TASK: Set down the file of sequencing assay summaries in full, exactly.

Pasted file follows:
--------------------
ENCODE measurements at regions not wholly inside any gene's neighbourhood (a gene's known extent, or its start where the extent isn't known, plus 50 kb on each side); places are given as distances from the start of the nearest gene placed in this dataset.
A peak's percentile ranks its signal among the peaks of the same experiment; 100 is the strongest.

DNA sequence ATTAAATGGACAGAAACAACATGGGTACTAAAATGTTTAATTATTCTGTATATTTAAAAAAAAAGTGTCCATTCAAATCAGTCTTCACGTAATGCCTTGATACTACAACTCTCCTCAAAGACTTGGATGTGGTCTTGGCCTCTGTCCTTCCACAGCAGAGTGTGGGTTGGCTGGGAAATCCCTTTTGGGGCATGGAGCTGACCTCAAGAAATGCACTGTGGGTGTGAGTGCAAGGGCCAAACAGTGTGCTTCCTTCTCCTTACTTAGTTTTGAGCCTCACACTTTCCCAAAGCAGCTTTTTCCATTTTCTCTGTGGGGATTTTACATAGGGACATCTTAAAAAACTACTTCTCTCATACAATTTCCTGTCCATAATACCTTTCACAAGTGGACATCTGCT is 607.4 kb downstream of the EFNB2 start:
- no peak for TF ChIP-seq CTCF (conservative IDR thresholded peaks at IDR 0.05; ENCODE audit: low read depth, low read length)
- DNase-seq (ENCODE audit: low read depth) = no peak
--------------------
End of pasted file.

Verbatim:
ENCODE measurements at regions not wholly inside any gene's neighbourhood (a gene's known extent, or its start where the extent isn't known, plus 50 kb on each side); places are given as distances from the start of the nearest gene placed in this dataset.
A peak's percentile ranks its signal among the peaks of the same experiment; 100 is the strongest.

DNA sequence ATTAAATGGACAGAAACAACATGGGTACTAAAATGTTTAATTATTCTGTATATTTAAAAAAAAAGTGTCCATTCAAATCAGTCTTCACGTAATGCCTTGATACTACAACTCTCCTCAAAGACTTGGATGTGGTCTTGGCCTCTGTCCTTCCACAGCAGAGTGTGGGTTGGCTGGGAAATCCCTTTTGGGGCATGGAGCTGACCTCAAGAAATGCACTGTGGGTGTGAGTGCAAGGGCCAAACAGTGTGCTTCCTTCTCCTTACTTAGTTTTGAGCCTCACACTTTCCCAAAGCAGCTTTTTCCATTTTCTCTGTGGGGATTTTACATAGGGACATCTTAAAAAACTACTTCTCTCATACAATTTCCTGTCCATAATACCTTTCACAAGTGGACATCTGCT is 607.4 kb downstream of the EFNB2 start:
- no peak for TF ChIP-seq CTCF (conservative IDR thresholded peaks at IDR 0.05; ENCODE audit: low read depth, low read length)
- DNase-seq (ENCODE audit: low read depth) = no peak